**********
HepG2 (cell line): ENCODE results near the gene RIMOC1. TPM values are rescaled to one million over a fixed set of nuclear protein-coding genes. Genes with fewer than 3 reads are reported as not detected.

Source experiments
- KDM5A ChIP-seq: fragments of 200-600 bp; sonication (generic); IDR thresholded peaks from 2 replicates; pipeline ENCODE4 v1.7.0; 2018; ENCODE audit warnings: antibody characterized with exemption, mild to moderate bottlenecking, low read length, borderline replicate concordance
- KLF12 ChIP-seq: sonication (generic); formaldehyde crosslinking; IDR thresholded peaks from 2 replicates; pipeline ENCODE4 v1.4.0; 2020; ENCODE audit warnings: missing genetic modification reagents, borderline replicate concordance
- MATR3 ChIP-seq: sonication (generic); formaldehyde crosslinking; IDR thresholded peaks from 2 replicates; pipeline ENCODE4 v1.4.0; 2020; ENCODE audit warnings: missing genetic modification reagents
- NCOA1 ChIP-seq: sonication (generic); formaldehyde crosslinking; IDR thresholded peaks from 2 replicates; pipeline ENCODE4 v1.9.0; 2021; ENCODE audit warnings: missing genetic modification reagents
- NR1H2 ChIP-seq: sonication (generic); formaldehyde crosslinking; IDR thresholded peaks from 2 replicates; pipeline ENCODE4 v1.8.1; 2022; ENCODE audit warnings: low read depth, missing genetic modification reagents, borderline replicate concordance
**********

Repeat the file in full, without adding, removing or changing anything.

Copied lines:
HepG2 (cell line): ENCODE results near the gene RIMOC1. TPM values are rescaled to one million over a fixed set of nuclear protein-coding genes. Genes with fewer than 3 reads are reported as not detected.

Source experiments
- KDM5A ChIP-seq: fragments of 200-600 bp; sonication (generic); IDR thresholded peaks from 2 replicates; pipeline ENCODE4 v1.7.0; 2018; ENCODE audit warnings: antibody characterized with exemption, mild to moderate bottlenecking, low read length, borderline replicate concordance
- KLF12 ChIP-seq: sonication (generic); formaldehyde crosslinking; IDR thresholded peaks from 2 replicates; pipeline ENCODE4 v1.4.0; 2020; ENCODE audit warnings: missing genetic modification reagents, borderline replicate concordance
- MATR3 ChIP-seq: sonication (generic); formaldehyde crosslinking; IDR thresholded peaks from 2 replicates; pipeline ENCODE4 v1.4.0; 2020; ENCODE audit warnings: missing genetic modification reagents
- NCOA1 ChIP-seq: sonication (generic); formaldehyde crosslinking; IDR thresholded peaks from 2 replicates; pipeline ENCODE4 v1.9.0; 2021; ENCODE audit warnings: missing genetic modification reagents
- NR1H2 ChIP-seq: sonication (generic); formaldehyde crosslinking; IDR thresholded peaks from 2 replicates; pipeline ENCODE4 v1.8.1; 2022; ENCODE audit warnings: low read depth, missing genetic modification reagents, borderline replicate concordance